‘The First Woman’: an excerpt
Mixing modern feminism and ancient folklore, ‘The First Woman’, by Jennifer Nansubuga Makumbi, tells the story of a young girl in rural Uganda.
That was when Kirabo began to see her grandmother’s body. A woman’s body, like hers in every way except age. Her skin, from the shoulders down to the legs, was younger and lighter and smoother than her arms, neck and face. A rectangular patch, the neckline of the busuuti, had formed on her chest and back. Her breasts looked twenty years younger. Her stomach, though small, shook jelly-like when she stamped. Two thin folds of skin had formed in the ribs. Funny, her pubis was not grey like her hair; it was brown, as if dyed with henna. Her legs were skinny but no longer tight.
Now, her arms spread out, she twirled round, round and Kirabo feared she would trip. That is Alikisa, Kirabo told herself. She was once a girl. The Alikisa who Grandmother had stifled under the layers of grandmotherhood and motherhood and Muka Miirohood. For a moment Kirabo was tempted to strip and join Nsuuta and this Alikisa, but it did not feel right. She was not part of their past. Besides, she was on her period. She stepped away from the door and into the living room.
The belief at St Theresa’s was that every girl needs that girlfriend, nfanfe, for whom she would prise open the crack of her buttocks to check the pain up there without worrying about the ugliness.
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Because only a woman knows how to love a woman properly. Nsuuta brought Alikisa out of Grandmother. Kirabo was thankful for Atim. They understood each other without language, without complication. Even Nnakku had trusted her ugliest secret to Leeya. She hoped that Giibwa had found someone else.
The rain began to thin. When she heard Grandmother calling, she went to the bedroom and grabbed the towel on the bed. Grandmother led Nsuuta to the verandah and Kirabo wrapped the towel around her. ‘Check in the cupboard for another towel.’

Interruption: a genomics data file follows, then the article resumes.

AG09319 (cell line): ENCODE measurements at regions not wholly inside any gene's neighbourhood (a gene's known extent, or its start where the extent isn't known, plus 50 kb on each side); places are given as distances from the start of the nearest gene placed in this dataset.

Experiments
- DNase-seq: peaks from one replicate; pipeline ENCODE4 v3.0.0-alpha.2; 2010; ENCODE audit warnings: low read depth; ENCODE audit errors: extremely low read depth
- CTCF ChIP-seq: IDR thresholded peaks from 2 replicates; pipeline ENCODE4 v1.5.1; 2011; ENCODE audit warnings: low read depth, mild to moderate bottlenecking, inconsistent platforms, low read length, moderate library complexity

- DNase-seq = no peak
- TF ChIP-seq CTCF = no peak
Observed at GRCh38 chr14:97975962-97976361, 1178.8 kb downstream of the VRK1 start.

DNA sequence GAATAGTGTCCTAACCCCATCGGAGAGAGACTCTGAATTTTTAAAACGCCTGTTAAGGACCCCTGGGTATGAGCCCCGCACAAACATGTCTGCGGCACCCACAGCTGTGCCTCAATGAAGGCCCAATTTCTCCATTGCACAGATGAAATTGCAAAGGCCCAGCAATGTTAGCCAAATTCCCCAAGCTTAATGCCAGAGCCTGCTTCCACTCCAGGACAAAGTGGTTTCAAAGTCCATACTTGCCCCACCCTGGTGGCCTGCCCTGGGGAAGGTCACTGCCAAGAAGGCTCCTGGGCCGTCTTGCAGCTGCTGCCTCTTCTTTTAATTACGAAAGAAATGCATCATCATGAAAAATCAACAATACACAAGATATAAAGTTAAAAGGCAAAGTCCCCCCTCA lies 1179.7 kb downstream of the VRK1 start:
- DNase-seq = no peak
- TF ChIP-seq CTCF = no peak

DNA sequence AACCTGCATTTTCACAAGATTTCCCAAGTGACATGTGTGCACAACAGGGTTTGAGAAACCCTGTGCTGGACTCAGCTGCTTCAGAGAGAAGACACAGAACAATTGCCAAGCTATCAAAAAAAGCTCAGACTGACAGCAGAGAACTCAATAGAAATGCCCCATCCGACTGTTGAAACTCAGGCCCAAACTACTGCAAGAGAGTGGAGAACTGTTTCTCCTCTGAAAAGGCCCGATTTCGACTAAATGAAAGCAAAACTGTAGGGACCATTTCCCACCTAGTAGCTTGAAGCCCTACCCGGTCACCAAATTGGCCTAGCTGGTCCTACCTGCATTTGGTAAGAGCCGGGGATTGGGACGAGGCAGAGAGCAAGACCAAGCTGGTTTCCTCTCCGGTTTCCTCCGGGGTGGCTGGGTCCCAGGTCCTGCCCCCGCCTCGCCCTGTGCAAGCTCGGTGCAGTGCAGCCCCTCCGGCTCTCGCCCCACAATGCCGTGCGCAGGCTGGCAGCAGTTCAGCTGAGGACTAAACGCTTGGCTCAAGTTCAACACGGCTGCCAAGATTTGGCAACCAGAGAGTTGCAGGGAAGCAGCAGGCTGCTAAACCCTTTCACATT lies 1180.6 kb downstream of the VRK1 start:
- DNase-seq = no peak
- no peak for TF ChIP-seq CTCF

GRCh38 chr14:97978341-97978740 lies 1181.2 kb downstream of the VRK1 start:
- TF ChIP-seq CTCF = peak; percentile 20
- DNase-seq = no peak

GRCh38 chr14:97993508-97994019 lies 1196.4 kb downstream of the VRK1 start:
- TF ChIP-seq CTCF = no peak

Kirabo found it and gave it to Grandmother. Then she led Nsuuta, who was now shaking from the cold, into the bedroom and rubbed her until she stopped trembling. She oiled her skin, dressed her in a nightie and sat her on the bed, wrapped in a blanket. Then she got the stool from the back yard, wiped it and took it to the kitchen. She stoked the fire and came back to the house. She helped Nsuuta to the kitchen, sat her on the stool, the cancerous breast facing the door. Kirabo asked, ‘How do you feel now?’
‘Life has returned.’ Kirabo poked the fire. The embers sparked. The flames were a deep yellow, smokeless. Then she sat down on the ramp to watch Nsuuta. Nsuuta opened her palms and brought them closer to the fire.
‘Go get out of those damp clothes, Kirabo, or you will be buried instead of me.’
‘I did not bring any. I will have to borrow from someone.’
Nsuuta smiled but did not pursue it. When Nsuuta was warm, she sat back and said, ‘You have surprised me, Kirabo.’
‘I thought you would fly. I thought you would break rules, upset things, laying waste to everything right and moral. I guess you really clipped your wings and buried them.’
‘Nsuuta, this is the second time you are saying that.’
‘Because I think you are going to marry Kabuye’s son as soon as you finish your degree.’
‘He believes in mwenkanonkano.’
‘And he is not afraid of the vagina.’
‘How do you know?’
‘I showed him.’
‘So that is how he took the sting out of you.’
‘No sting was taken. If we acquiesce, hiding our bodies, we allow the myths to stay.’
‘But taking away the myths takes the little power some women have.’
‘Nsuuta, it is dangerous keeping feminine power down there. Whether it is myths or in mystery, we put a target on our bodies. Sooner or later, they come to raid. Unless you did not hear about the women raped during the war.’
For a long time, Nsuuta kept quiet. Then she sighed, ‘I guess you are growing up.’
‘Now you are worried?’
‘Nothing takes the sting out of a woman like marriage. And when children arrive, the window closes. Wife, mother, age, and role model – the “respect” that comes with these roles is the water they pour on your fire.’
‘Nsuuta, every woman resists. Often it is private. Most of our resistance is so everyday that women don’t think twice about it. It is life. Even the worst of us like Aunt YA, who massage the male ego with “Allow men to be men”, are not really shrinking but managing their men.’
Nsuuta was silent as if digesting Kirabo’s words. Then she sighed. ‘I wish I could see you, Kirabo.’
‘I think you do, Nsuuta.’
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